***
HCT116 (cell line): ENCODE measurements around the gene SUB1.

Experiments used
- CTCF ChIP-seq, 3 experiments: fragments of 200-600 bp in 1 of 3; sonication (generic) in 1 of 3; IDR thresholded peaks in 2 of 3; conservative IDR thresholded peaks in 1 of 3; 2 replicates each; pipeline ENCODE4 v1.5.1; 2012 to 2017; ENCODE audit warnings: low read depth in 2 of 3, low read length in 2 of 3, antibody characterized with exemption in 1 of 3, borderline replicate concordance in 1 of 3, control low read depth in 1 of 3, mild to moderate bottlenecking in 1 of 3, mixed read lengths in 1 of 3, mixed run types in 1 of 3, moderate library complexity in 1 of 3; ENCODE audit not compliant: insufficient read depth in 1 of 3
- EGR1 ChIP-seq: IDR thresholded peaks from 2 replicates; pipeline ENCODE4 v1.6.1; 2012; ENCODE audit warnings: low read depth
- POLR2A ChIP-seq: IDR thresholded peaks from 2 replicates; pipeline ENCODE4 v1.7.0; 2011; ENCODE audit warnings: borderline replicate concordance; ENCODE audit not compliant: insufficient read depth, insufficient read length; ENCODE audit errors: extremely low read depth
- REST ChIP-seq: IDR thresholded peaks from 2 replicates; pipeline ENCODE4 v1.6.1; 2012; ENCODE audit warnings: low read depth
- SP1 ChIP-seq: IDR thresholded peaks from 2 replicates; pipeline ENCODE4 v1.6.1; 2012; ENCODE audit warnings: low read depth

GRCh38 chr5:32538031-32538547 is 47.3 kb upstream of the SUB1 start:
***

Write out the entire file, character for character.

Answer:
HCT116 (cell line): ENCODE measurements around the gene SUB1.

Experiments used
- CTCF ChIP-seq, 3 experiments: fragments of 200-600 bp in 1 of 3; sonication (generic) in 1 of 3; IDR thresholded peaks in 2 of 3; conservative IDR thresholded peaks in 1 of 3; 2 replicates each; pipeline ENCODE4 v1.5.1; 2012 to 2017; ENCODE audit warnings: low read depth in 2 of 3, low read length in 2 of 3, antibody characterized with exemption in 1 of 3, borderline replicate concordance in 1 of 3, control low read depth in 1 of 3, mild to moderate bottlenecking in 1 of 3, mixed read lengths in 1 of 3, mixed run types in 1 of 3, moderate library complexity in 1 of 3; ENCODE audit not compliant: insufficient read depth in 1 of 3
- EGR1 ChIP-seq: IDR thresholded peaks from 2 replicates; pipeline ENCODE4 v1.6.1; 2012; ENCODE audit warnings: low read depth
- POLR2A ChIP-seq: IDR thresholded peaks from 2 replicates; pipeline ENCODE4 v1.7.0; 2011; ENCODE audit warnings: borderline replicate concordance; ENCODE audit not compliant: insufficient read depth, insufficient read length; ENCODE audit errors: extremely low read depth
- REST ChIP-seq: IDR thresholded peaks from 2 replicates; pipeline ENCODE4 v1.6.1; 2012; ENCODE audit warnings: low read depth
- SP1 ChIP-seq: IDR thresholded peaks from 2 replicates; pipeline ENCODE4 v1.6.1; 2012; ENCODE audit warnings: low read depth

GRCh38 chr5:32538031-32538547 is 47.3 kb upstream of the SUB1 start: